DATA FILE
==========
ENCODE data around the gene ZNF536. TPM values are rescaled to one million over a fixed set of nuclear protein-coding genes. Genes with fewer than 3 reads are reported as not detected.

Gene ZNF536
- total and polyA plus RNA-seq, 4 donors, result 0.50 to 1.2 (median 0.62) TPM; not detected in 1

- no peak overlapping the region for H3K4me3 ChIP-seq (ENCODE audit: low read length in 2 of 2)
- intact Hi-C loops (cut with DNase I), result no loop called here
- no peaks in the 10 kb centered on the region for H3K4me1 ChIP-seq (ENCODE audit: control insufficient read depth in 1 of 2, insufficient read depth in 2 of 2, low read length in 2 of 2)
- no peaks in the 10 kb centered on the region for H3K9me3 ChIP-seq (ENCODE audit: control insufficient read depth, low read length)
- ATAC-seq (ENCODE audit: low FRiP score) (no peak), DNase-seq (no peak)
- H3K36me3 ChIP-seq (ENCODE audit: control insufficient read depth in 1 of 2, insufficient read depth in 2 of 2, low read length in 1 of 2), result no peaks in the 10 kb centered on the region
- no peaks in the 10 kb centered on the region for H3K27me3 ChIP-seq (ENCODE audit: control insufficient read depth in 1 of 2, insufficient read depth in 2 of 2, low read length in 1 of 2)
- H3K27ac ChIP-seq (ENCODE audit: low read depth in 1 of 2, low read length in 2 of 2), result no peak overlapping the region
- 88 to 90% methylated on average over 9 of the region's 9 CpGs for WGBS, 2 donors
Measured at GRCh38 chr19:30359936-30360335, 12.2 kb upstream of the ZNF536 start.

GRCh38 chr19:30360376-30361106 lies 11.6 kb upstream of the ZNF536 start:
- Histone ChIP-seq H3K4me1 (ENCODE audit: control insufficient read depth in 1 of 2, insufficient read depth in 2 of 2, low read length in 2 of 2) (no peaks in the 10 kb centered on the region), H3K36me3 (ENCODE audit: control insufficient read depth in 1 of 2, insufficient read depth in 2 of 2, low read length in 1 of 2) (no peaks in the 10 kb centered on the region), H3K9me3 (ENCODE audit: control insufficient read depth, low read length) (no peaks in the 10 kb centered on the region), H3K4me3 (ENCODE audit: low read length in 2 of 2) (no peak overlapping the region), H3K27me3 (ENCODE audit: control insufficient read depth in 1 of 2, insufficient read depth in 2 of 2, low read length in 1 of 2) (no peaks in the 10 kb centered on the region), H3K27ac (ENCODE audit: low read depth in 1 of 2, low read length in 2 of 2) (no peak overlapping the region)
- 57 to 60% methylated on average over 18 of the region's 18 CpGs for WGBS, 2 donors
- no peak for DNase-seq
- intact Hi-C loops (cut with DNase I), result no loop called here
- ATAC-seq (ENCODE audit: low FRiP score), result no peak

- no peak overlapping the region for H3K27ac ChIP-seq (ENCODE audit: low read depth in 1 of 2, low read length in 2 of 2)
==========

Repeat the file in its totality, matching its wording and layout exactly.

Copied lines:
ENCODE data around the gene ZNF536. TPM values are rescaled to one million over a fixed set of nuclear protein-coding genes. Genes with fewer than 3 reads are reported as not detected.

Gene ZNF536
- total and polyA plus RNA-seq, 4 donors, result 0.50 to 1.2 (median 0.62) TPM; not detected in 1

- no peak overlapping the region for H3K4me3 ChIP-seq (ENCODE audit: low read length in 2 of 2)
- intact Hi-C loops (cut with DNase I), result no loop called here
- no peaks in the 10 kb centered on the region for H3K4me1 ChIP-seq (ENCODE audit: control insufficient read depth in 1 of 2, insufficient read depth in 2 of 2, low read length in 2 of 2)
- no peaks in the 10 kb centered on the region for H3K9me3 ChIP-seq (ENCODE audit: control insufficient read depth, low read length)
- ATAC-seq (ENCODE audit: low FRiP score) (no peak), DNase-seq (no peak)
- H3K36me3 ChIP-seq (ENCODE audit: control insufficient read depth in 1 of 2, insufficient read depth in 2 of 2, low read length in 1 of 2), result no peaks in the 10 kb centered on the region
- no peaks in the 10 kb centered on the region for H3K27me3 ChIP-seq (ENCODE audit: control insufficient read depth in 1 of 2, insufficient read depth in 2 of 2, low read length in 1 of 2)
- H3K27ac ChIP-seq (ENCODE audit: low read depth in 1 of 2, low read length in 2 of 2), result no peak overlapping the region
- 88 to 90% methylated on average over 9 of the region's 9 CpGs for WGBS, 2 donors
Measured at GRCh38 chr19:30359936-30360335, 12.2 kb upstream of the ZNF536 start.

GRCh38 chr19:30360376-30361106 lies 11.6 kb upstream of the ZNF536 start:
- Histone ChIP-seq H3K4me1 (ENCODE audit: control insufficient read depth in 1 of 2, insufficient read depth in 2 of 2, low read length in 2 of 2) (no peaks in the 10 kb centered on the region), H3K36me3 (ENCODE audit: control insufficient read depth in 1 of 2, insufficient read depth in 2 of 2, low read length in 1 of 2) (no peaks in the 10 kb centered on the region), H3K9me3 (ENCODE audit: control insufficient read depth, low read length) (no peaks in the 10 kb centered on the region), H3K4me3 (ENCODE audit: low read length in 2 of 2) (no peak overlapping the region), H3K27me3 (ENCODE audit: control insufficient read depth in 1 of 2, insufficient read depth in 2 of 2, low read length in 1 of 2) (no peaks in the 10 kb centered on the region), H3K27ac (ENCODE audit: low read depth in 1 of 2, low read length in 2 of 2) (no peak overlapping the region)
- 57 to 60% methylated on average over 18 of the region's 18 CpGs for WGBS, 2 donors
- no peak for DNase-seq
- intact Hi-C loops (cut with DNase I), result no loop called here
- ATAC-seq (ENCODE audit: low FRiP score), result no peak

- no peak overlapping the region for H3K27ac ChIP-seq (ENCODE audit: low read depth in 1 of 2, low read length in 2 of 2)